Beerquad – DIY Wi-Fi antenna

Beerquad – DIY Wi-Fi antenna

Here’s a directional Wi-Fi antenna made from Labatt’s Blue cans – [via] – Link.

0 thoughts on “Beerquad – DIY Wi-Fi antenna

  1. naikrovek says:

    I would also suggest the EasyPIC3. I have one, and it is amazing (and cheap for what it does)

  2. fxer says:

    Wow, that looks like a pretty awesome kit, if I was going to buy either that or a Basic stamp development kit to get into microcontroller programming, what would you recommend?

  3. Fub says:

    Why do people still use the 16F84A? It even says that this is a new board!

    Switch over to the 16F628A. The 16F628A is cheaper (because not deprecated like the 16F84A) and has more features. It is by-and-large compatible with the 16F84A — converting code from the 84A to the 628A is often quite straightforward.

    Yes, the 84A was hugely popular some years ago. But now something better has come along. It’s time the hobbyists switched to something better and cheaper.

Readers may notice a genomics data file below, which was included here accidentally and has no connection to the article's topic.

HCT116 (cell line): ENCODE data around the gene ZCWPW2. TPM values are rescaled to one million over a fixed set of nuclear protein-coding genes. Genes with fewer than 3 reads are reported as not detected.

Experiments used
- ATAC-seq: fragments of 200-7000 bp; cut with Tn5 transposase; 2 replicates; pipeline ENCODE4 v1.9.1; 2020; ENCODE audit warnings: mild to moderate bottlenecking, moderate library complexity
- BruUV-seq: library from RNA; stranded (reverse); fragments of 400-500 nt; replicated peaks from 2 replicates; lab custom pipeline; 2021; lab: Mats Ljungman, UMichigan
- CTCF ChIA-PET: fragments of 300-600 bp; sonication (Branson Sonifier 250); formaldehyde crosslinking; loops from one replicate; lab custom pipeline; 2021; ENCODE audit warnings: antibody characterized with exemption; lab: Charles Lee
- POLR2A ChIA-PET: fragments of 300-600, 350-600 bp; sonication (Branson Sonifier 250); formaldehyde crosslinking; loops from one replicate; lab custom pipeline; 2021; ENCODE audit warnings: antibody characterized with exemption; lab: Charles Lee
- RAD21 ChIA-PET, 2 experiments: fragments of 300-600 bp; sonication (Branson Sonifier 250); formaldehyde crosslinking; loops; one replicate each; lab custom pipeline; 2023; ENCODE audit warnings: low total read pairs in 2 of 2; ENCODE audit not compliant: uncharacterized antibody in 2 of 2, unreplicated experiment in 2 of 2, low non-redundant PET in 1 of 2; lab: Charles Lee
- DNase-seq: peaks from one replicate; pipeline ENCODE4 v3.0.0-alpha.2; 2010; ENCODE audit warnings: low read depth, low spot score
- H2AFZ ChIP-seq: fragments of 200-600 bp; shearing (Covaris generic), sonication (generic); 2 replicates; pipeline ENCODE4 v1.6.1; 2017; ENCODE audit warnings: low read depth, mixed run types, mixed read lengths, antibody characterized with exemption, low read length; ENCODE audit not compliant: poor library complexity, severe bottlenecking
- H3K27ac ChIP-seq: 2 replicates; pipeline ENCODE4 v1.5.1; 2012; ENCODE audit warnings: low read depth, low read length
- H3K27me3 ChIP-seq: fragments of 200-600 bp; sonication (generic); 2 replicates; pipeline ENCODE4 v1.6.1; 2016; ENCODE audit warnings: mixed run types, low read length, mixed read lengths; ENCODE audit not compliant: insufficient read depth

4. Oracle1729 says:

    I would suggest looking for a kit based on something newer and better than the 16F84A. It’s 10-year old technology and very obsolete. It would be like buying a pentium-66 to get an introduction to modern computers.

    The only reason the F84 is so popular today is a lot of early tutorials were written based on it a decade ago. The F84 is very expensive and has no peripherals.

    For example, the F84 is $4.67. The 16F648A is fully backwards compatible with the F48, costs $2.48, has 4 times the memory as well as including an onboard CCP module and USART module. The F648 also has 4 more IO lines in the same 18-pin chip package because it uses newer technology.

    The F84 is a poor educational tool because it forces you not to use the special functions. It’s far better to learn communcations with a USART than bit-banging.

    Also if you use the F84 then when you go looking for help from places like piclist, you’ll just get laughed at.

    I would suggest using Wouter’s Dwarf Boards as a starting tool for pic programming.

    They are a system with a main board holding the MCU that brings the IO ports to header connections, and there’s a bunch of IO boards that connect to the headers to give you LEDs, switches, analog inputs, and LCD, etc.

  5. nemanja says:


  6. Teyzkie Venturina says:

    where can i find the complete component parts of the PlayPIC

  7. Avoiftvoigatt says:

    Credo che lei abbia sbagliato. Cerchiamo di discutere di questo. Scrivere a me in PM.

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